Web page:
You Talkin' to Me?
A fill-in-the-blanks as the session drags on.

Oregon has a "citizen" Legislature, we're not professional politicians; we meet six months (or so) out of every two years and go back to our "day jobs" when the session is over. Last Friday, we chose to freeze our wages at $1,283 a month; it seemed only right since we proposed freezing the salaries and step increases for teachers and state workers. Oregon also has a tradition of legislators employing family — whether it's a spouse, a child, nieces or nephews, grandkids — as part of that citizen legislature. I had the rare pleasure of having my son, Simon, work with me this session for the first 5-1/2 months as my legislative assistant; he's now at the UO. When he asked me for the job last December, I had misgivings; my experience with the last four legislative assistants I've had and the personal grief they took because they worked for such an obstreperous blankety-blank. It was not always a pretty picture.

Think about it, having to react to the hits I take for taking on the corporations, the radical right no-tax-know-nothings, the Right-to-Lifers, and the folks who are trying to create an evangelical church-state. LA's tend to be defensive of their boss, and I've had to instruct each of them: That's not your job. Staff are to act as a conduit, a wall, a sieve — an office manager — making sure my schedule is updated and my bills are pulled for each of my four committees and the Senate floor. Their job is to arrange meetings, take notes in policy meetings when I'm not available, and keep me aware of what they're hearing in the halls of the Capitol. Above all, they are there to take care of constituent questions and concerns.

I've been blessed with incredible staff and interns. My in-district assistant Diana Chambers has been with me since the beginning — I inherited her from my predecessor in the House, Sam Dominy. I hesitate to call her an antique, but she's been around the process for the past 20 years. She could write a book on constituent services; she knows every nook and cranny of the state bureaucracy. From Sean Smith, to Wayne Clark, to Tamara Brickman and Maija Gunderson, my Salem staff for the past four sessions were stars and they've all gone on to bigger and better things.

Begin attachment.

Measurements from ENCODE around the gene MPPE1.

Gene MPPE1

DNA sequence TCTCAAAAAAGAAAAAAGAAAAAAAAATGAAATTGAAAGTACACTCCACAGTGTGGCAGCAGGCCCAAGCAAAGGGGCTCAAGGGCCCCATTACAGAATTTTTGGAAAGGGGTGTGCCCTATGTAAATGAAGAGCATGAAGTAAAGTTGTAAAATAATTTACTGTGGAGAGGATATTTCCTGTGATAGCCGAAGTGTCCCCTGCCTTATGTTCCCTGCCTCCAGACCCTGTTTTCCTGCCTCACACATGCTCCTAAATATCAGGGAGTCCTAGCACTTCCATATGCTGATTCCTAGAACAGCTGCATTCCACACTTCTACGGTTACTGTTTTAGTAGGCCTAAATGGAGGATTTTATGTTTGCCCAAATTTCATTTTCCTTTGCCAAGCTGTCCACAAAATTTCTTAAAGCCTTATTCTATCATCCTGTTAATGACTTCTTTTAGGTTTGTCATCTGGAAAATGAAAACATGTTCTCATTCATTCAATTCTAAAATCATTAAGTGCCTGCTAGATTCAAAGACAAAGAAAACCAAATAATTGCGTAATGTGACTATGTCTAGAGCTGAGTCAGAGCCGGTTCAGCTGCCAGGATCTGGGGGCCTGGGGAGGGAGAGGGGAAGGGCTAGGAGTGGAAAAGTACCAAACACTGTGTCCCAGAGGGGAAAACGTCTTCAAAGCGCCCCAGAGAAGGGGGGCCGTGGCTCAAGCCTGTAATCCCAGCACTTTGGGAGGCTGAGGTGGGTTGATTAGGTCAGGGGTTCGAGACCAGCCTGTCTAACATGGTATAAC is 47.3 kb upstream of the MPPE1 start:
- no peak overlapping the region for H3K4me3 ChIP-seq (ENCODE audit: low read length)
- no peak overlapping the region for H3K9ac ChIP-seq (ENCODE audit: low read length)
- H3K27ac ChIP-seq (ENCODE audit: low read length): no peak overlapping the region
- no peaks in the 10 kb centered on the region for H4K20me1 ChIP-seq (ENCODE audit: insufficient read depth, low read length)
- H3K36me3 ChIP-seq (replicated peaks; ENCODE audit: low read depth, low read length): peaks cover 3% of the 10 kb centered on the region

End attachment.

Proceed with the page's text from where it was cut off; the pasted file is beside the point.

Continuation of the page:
Simon handled his job well. Unlike his father, Simon is low-keyed, organized (sorta), quick on the uptake with a quiet sense of humor. He handled the PERS attacks against me pretty well, but I could tell he took it personally and he hated that part. His funniest, most frustrated moment came when a freshman Republican member of the House called me a Big Fat P**** in front of a bunch of lobbyists in the hallway one day. Hint: "prince" is six letters, not five. The word got back to Simon, and he confronted me with what had happened:

"What are you gonna do about this stupid jerk? He can't get away with this." I thought for a second and said, "Make me an appointment with the young rookie, I'll go tell him it's not dignified to call people names like that in this building. That should only be done at Magoo's." Simon was outraged: "Make an appointment! Are you nuts? Why don't you hold a press conference and call him a p***k?" Hint: "punkinhead" doesn't end with a k. Needless to say, having grown up in the same household, Simon was not used to seeing a lot of maturity in the old man, so this one took him a few days to compute.

But what I really liked was steeping Simon in Salem's stew; he got exposed to all the issues out there in a short time period, and I think it was a huge eye-opener to him. He went from having opinions about issues to engaging the 600 registered lobbyists who could argue any side of those issues. Up close and personal, he got to see these lobbyists, these special interest groups, the other legislators — the good guys and the bad guys. Simon had an uncanny knack for distinguishing between them early on. I think the experience made him understand how Oregon's political process works. Bowling pins and all. That's an invaluable lesson.